Wright State researcher part of first human gene therapy approved in West

Photo of Kate Excoffon

Kate Excoffon, Ph.D., assistant professor of biological sciences in the College of Science and Mathematics

The first human gene therapy approved for use in Europe owes its development in part to a Wright State University faculty member.

Kate Excoffon, Ph.D., assistant professor of biological sciences in the College of Science and Mathematics, played a key role in developing a drug known as Glybera, which is designed to treat an extremely rare disease that disrupts fat metabolism and causes severe pancreatitis attacks.

Glybera, a product of the Dutch company uniQure, won approval from the European Commission after its final evaluation, making Glybera the first human gene therapy approved outside of China. It could lead to approvals of other similar therapies waiting in the wings.

Excoffon’s role in the drug’s development was identifying and testing the gene used to fight the disorder.

The announcement was one more accolade for Excoffon, who has already earned distinction since joining Wright State in 2009. Earlier in 2012, she was selected for the President’s Award for Early Career Achievement and for the Southwestern Ohio Council for Higher Education Faculty Excellence in Teaching Award.

The award noted she had secured two highly competitive grants from the National Institutes of Health, established a collaborative research project focused on HIV, published papers in top journals like Proceedings of the National Academy of Sciences, Journal of Virology, and PLoS One. Excoffon has become a sought-after national speaker and has earned a reputation as an excellent teacher at the undergraduate and graduate levels.

Excoffon’s role in the gene therapy began years earlier, when she was pursuing her Ph.D. in genetics at the University of British Columbia in the late 1990s. She was studying ways to fight a rare fat-metabolism disorder known as lipoprotein lipase (lpl) deficiency, the lack of an enzyme that breaks down fat.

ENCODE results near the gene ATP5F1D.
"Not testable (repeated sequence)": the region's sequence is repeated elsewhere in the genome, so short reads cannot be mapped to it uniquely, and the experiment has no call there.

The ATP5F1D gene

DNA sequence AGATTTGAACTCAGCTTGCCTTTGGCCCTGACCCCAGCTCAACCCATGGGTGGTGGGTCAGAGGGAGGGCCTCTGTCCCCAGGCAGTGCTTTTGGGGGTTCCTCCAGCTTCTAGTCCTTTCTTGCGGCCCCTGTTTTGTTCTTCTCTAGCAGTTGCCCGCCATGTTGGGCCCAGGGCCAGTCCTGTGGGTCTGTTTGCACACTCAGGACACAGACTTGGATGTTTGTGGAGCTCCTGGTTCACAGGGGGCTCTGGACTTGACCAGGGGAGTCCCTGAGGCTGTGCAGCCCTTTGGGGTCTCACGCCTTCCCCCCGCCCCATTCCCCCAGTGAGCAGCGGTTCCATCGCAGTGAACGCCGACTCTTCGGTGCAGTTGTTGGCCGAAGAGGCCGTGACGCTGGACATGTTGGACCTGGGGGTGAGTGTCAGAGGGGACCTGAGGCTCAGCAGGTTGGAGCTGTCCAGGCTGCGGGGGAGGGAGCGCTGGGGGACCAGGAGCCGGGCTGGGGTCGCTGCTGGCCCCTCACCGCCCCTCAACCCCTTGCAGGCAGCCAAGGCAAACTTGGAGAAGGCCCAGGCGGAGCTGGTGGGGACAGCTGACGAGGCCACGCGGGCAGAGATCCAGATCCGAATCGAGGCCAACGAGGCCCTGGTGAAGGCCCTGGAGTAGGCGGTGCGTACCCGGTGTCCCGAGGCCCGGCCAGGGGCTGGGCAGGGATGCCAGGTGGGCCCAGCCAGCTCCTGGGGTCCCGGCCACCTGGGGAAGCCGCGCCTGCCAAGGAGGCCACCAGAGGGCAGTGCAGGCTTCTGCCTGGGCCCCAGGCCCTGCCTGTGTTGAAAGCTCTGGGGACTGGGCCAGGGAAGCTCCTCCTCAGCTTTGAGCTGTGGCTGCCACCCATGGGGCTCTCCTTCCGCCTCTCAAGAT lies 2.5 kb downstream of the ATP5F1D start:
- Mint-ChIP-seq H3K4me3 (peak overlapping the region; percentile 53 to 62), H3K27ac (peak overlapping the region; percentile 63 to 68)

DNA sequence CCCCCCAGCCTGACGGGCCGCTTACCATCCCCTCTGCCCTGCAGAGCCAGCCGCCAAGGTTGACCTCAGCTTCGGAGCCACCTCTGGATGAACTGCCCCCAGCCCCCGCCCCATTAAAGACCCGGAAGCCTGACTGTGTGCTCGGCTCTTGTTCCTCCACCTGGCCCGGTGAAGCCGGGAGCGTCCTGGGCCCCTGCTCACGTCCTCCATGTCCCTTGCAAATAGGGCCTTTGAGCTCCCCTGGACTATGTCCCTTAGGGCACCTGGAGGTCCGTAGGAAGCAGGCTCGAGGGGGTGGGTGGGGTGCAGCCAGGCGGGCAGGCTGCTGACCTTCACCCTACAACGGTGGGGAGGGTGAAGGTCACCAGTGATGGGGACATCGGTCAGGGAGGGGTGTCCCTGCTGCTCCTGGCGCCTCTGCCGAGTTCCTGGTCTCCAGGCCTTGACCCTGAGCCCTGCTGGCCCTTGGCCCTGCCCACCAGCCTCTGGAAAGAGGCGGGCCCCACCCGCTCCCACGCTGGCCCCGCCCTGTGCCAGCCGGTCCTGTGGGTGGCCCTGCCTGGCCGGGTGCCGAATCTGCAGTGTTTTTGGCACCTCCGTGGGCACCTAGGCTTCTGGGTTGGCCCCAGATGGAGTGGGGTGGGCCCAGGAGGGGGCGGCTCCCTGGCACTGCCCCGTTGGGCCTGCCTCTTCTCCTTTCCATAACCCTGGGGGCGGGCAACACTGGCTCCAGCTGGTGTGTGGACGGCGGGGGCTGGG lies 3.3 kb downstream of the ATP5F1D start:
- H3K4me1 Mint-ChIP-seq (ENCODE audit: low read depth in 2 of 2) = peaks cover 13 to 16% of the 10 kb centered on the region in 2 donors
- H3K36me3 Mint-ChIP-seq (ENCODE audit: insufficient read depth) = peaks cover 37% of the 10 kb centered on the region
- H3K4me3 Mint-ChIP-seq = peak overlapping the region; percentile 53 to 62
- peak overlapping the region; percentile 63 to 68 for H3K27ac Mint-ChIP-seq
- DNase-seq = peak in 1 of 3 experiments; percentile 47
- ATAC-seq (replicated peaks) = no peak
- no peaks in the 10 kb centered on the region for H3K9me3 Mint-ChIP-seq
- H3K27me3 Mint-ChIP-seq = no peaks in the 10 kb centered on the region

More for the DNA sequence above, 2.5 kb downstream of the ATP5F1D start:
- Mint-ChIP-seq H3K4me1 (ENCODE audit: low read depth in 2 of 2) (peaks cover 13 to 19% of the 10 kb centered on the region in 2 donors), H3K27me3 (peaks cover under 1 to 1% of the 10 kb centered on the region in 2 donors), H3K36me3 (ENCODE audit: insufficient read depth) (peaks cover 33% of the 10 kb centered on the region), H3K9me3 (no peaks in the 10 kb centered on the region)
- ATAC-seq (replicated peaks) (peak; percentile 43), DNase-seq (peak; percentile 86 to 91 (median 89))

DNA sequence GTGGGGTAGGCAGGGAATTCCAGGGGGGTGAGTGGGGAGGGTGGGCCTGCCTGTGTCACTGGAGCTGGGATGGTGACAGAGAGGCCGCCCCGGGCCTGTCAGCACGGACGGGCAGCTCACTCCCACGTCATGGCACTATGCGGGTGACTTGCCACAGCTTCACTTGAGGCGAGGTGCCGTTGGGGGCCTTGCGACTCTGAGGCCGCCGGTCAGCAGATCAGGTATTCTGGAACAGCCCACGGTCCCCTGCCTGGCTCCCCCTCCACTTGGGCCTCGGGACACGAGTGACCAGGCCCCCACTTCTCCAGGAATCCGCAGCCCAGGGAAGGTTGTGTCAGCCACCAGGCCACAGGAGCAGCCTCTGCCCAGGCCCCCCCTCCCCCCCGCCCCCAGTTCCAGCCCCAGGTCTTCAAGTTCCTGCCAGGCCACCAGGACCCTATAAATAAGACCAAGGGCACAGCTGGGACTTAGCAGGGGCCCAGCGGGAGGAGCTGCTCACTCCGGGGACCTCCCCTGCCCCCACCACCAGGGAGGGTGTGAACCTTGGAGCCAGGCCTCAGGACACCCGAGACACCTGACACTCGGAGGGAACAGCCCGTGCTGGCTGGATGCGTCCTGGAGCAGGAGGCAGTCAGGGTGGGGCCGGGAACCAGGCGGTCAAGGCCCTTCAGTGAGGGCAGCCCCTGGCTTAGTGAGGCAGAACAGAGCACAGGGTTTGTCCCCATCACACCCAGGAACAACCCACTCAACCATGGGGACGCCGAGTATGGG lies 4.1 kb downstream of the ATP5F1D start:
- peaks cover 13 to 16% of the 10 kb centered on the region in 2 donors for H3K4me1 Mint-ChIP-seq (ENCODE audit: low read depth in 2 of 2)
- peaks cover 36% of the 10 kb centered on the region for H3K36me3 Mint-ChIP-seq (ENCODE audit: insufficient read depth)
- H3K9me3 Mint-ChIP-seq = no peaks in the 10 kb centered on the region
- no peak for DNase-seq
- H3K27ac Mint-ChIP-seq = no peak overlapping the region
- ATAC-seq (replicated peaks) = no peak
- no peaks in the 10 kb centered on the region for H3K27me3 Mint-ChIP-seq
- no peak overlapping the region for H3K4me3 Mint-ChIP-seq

Photo of Wright State professor and researcher Kate Excoffon in a laboratory

Excoffon has become a sought-after national speaker and has earned a reputation as an excellent teacher at the undergraduate and graduate levels.

“People with this deficiency basically can’t digest their fat once it gets into their body,” Excoffon said. Without this enzyme, tiny globs of fat circulate through the body and deposit into tissues.

“One of the places it can be really bad is in the pancreas. Over time, people who suffer with this condition can have a pancreatic attack, and often it can be life threatening,” Excoffon said. Until now, the only treatment has been a diet devoid of fat.

In people with the deficiency, a gene needed to make the enzyme is defective, and the optimal treatment is to replace the defective gene with a healthy copy.

Easier said than done.

Gene therapy works by having a gene hitchhike into the body using a common, virus that is harmless. “We take out the guts of the virus and insert our gene,” Excoffon said. The virus is injected into muscle tissue, where it invades muscles cells and produces the lifesaving protein.

Of course, there was a catch to this method. Since the virus couldn’t replicate on its own, it couldn’t distribute the gene throughout the body, and it only produced a small amount of protein. Treating a patient this way would have required massive injections, Excoffon said.

Excoffon started looking for variations of the gene that might do a better job, and she found one.

“I made a modified virus that included this version of the gene. It turned out that this version of the gene produced a form of the enzyme that is rapidly secreted into blood and distributed throughout the body,” Excoffon said.

Using this gene, the same amount of virus was able to produce thousands of times more protein. Potentially, only one treatment is needed to cure the disease, she said.

More research was needed to arrive at a successful therapy, but Excoffon’s discovery was crucial.

While her name is on the patent, Excoffon doesn’t expect the new treatment to lead to riches.

“It’s an ultra rare disease, so it’s highly unlikely that I’ll ever get a penny out of it. What I think is very exciting is that there are people who have been helped by this therapy.” As a result of clinical trials, she said, “There are patients who are walking around right now who aren’t suffering pancreatic attacks because of something I started when I was a Ph.D. student.”

Even more exciting, she says, is that this approval is likely to reinvigorate the whole field of gene therapy, which seemed moribund for years because some tragic clinical failures had dampened hopes of getting treatments approved.

“It provides hope that these therapies could be approved.  I think that’s the biggest thing, that a lot of the pharmaceutical companies just haven’t had hope,” Excoffon said.

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